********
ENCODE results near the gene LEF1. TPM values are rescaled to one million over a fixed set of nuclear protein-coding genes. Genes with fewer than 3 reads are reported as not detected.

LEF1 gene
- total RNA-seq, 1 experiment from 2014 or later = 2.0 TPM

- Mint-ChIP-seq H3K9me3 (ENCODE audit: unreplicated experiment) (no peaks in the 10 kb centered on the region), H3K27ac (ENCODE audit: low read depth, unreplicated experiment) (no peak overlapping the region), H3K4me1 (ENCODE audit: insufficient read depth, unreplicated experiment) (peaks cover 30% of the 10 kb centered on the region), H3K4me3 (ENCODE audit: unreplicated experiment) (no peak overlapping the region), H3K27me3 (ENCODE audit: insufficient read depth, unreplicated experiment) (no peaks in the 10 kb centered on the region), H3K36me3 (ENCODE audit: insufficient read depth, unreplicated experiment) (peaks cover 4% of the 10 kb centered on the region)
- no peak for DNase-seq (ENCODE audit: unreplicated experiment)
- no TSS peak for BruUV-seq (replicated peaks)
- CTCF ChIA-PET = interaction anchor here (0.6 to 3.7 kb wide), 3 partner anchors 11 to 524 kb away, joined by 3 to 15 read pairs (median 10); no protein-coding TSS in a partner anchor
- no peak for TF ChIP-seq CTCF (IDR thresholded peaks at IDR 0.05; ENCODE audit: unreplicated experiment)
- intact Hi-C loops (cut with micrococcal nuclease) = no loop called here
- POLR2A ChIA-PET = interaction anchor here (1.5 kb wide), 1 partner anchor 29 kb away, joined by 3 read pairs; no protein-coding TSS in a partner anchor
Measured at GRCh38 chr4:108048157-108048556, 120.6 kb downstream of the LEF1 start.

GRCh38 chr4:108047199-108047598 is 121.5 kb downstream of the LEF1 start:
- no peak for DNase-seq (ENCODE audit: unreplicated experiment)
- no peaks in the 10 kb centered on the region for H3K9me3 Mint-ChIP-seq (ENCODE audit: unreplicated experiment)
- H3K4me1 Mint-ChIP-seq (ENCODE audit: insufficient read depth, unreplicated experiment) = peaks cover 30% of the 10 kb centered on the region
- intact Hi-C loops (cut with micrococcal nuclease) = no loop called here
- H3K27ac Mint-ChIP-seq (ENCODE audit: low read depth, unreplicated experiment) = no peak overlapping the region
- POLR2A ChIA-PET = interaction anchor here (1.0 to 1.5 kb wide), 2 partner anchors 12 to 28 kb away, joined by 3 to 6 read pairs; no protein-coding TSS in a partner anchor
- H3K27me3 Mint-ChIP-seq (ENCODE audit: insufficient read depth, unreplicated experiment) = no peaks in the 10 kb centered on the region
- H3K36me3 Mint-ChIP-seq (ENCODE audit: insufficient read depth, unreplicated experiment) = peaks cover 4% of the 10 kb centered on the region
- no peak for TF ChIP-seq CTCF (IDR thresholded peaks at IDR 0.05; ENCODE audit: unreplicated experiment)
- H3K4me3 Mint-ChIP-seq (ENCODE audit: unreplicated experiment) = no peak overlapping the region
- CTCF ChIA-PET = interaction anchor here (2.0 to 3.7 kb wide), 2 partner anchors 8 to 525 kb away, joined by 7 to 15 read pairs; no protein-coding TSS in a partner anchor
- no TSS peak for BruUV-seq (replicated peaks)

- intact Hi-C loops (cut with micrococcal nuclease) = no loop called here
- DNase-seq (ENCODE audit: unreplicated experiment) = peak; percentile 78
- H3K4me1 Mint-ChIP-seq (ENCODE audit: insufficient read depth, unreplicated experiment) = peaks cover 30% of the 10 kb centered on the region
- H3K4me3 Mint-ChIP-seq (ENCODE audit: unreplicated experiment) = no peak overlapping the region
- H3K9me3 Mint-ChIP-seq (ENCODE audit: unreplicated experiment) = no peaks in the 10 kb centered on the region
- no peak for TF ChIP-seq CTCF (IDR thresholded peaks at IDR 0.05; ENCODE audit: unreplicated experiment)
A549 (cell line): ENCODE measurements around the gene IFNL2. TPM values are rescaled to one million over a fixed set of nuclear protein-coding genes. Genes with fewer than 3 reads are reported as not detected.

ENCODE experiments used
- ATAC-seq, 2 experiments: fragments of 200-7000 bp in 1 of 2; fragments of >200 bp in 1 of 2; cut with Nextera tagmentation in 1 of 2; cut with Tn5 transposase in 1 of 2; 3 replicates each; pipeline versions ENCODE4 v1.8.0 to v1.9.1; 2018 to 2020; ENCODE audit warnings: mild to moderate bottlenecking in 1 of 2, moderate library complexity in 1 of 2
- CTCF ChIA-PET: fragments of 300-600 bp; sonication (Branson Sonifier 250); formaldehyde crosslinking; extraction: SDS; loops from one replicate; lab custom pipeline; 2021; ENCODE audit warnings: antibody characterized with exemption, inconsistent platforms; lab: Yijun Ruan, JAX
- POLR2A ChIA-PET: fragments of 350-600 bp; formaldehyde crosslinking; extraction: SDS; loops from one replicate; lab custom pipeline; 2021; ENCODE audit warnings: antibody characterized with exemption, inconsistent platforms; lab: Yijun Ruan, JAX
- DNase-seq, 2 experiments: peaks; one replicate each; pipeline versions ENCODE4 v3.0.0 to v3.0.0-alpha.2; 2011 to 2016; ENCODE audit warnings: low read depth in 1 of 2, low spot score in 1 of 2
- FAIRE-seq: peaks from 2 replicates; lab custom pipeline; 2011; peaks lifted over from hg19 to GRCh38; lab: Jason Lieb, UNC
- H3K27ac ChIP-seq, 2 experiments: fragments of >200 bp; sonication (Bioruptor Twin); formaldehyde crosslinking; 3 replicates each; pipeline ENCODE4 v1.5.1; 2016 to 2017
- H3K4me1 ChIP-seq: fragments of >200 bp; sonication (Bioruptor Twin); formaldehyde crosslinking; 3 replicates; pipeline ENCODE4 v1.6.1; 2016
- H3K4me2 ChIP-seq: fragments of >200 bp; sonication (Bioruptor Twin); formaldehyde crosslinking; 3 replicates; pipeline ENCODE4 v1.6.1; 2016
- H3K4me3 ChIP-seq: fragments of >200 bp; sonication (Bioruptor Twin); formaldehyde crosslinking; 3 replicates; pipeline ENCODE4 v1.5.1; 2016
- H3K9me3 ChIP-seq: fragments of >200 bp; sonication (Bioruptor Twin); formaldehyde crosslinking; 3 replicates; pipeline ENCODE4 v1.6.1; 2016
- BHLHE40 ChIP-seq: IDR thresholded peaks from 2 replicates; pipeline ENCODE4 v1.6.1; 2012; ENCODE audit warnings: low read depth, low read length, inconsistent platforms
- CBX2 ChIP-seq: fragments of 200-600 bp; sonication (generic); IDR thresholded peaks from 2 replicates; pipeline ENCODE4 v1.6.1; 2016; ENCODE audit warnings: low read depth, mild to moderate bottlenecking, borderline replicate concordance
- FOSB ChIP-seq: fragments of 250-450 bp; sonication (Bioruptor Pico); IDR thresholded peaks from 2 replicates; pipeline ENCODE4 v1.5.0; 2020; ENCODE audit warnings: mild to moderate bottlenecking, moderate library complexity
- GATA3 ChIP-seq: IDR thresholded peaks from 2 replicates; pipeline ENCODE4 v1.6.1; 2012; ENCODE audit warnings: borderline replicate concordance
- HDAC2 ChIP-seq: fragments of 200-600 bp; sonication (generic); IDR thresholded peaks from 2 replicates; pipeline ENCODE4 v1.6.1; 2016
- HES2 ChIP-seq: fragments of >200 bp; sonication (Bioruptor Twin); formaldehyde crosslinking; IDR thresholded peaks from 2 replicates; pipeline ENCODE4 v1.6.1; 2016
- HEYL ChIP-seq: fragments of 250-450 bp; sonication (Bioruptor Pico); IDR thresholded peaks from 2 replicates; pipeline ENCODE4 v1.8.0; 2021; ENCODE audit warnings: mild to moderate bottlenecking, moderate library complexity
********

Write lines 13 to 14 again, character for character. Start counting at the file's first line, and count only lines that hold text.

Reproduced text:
- no peak for DNase-seq (ENCODE audit: unreplicated experiment)
- no peaks in the 10 kb centered on the region for H3K9me3 Mint-ChIP-seq (ENCODE audit: unreplicated experiment)